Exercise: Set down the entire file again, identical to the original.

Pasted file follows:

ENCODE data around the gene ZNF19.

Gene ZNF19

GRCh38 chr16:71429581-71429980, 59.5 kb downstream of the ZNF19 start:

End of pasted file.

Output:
ENCODE data around the gene ZNF19.

Gene ZNF19

GRCh38 chr16:71429581-71429980, 59.5 kb downstream of the ZNF19 start: